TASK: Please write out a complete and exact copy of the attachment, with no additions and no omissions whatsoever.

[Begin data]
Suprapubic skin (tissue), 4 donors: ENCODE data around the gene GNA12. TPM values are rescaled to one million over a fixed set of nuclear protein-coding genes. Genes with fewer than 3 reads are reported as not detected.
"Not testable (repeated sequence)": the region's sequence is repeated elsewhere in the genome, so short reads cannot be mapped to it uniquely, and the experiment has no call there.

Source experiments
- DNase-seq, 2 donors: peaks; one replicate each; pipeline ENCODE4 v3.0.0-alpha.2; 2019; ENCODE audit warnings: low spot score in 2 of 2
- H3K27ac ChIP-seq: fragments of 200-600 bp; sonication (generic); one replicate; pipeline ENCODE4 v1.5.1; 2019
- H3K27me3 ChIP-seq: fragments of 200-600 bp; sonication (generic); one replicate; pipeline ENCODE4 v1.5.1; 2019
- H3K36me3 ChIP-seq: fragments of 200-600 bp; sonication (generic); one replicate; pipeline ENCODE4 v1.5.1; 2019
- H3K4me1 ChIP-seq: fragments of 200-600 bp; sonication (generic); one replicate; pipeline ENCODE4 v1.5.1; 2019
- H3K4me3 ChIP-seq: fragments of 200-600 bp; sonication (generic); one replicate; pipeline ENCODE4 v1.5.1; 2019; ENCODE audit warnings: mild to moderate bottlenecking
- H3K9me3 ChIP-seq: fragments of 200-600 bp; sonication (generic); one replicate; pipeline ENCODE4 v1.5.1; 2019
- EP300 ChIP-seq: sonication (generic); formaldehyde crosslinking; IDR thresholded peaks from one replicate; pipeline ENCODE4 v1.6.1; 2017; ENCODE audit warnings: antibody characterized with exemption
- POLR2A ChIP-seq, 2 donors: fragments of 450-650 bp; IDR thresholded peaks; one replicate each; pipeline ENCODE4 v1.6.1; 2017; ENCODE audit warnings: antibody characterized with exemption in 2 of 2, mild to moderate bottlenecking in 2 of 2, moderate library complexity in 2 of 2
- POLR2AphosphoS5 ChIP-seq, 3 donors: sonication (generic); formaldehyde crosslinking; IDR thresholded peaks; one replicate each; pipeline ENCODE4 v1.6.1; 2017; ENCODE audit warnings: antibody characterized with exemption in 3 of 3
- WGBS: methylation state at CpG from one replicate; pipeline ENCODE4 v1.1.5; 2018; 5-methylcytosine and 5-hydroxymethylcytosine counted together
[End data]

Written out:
Suprapubic skin (tissue), 4 donors: ENCODE data around the gene GNA12. TPM values are rescaled to one million over a fixed set of nuclear protein-coding genes. Genes with fewer than 3 reads are reported as not detected.
"Not testable (repeated sequence)": the region's sequence is repeated elsewhere in the genome, so short reads cannot be mapped to it uniquely, and the experiment has no call there.

Source experiments
- DNase-seq, 2 donors: peaks; one replicate each; pipeline ENCODE4 v3.0.0-alpha.2; 2019; ENCODE audit warnings: low spot score in 2 of 2
- H3K27ac ChIP-seq: fragments of 200-600 bp; sonication (generic); one replicate; pipeline ENCODE4 v1.5.1; 2019
- H3K27me3 ChIP-seq: fragments of 200-600 bp; sonication (generic); one replicate; pipeline ENCODE4 v1.5.1; 2019
- H3K36me3 ChIP-seq: fragments of 200-600 bp; sonication (generic); one replicate; pipeline ENCODE4 v1.5.1; 2019
- H3K4me1 ChIP-seq: fragments of 200-600 bp; sonication (generic); one replicate; pipeline ENCODE4 v1.5.1; 2019
- H3K4me3 ChIP-seq: fragments of 200-600 bp; sonication (generic); one replicate; pipeline ENCODE4 v1.5.1; 2019; ENCODE audit warnings: mild to moderate bottlenecking
- H3K9me3 ChIP-seq: fragments of 200-600 bp; sonication (generic); one replicate; pipeline ENCODE4 v1.5.1; 2019
- EP300 ChIP-seq: sonication (generic); formaldehyde crosslinking; IDR thresholded peaks from one replicate; pipeline ENCODE4 v1.6.1; 2017; ENCODE audit warnings: antibody characterized with exemption
- POLR2A ChIP-seq, 2 donors: fragments of 450-650 bp; IDR thresholded peaks; one replicate each; pipeline ENCODE4 v1.6.1; 2017; ENCODE audit warnings: antibody characterized with exemption in 2 of 2, mild to moderate bottlenecking in 2 of 2, moderate library complexity in 2 of 2
- POLR2AphosphoS5 ChIP-seq, 3 donors: sonication (generic); formaldehyde crosslinking; IDR thresholded peaks; one replicate each; pipeline ENCODE4 v1.6.1; 2017; ENCODE audit warnings: antibody characterized with exemption in 3 of 3
- WGBS: methylation state at CpG from one replicate; pipeline ENCODE4 v1.1.5; 2018; 5-methylcytosine and 5-hydroxymethylcytosine counted together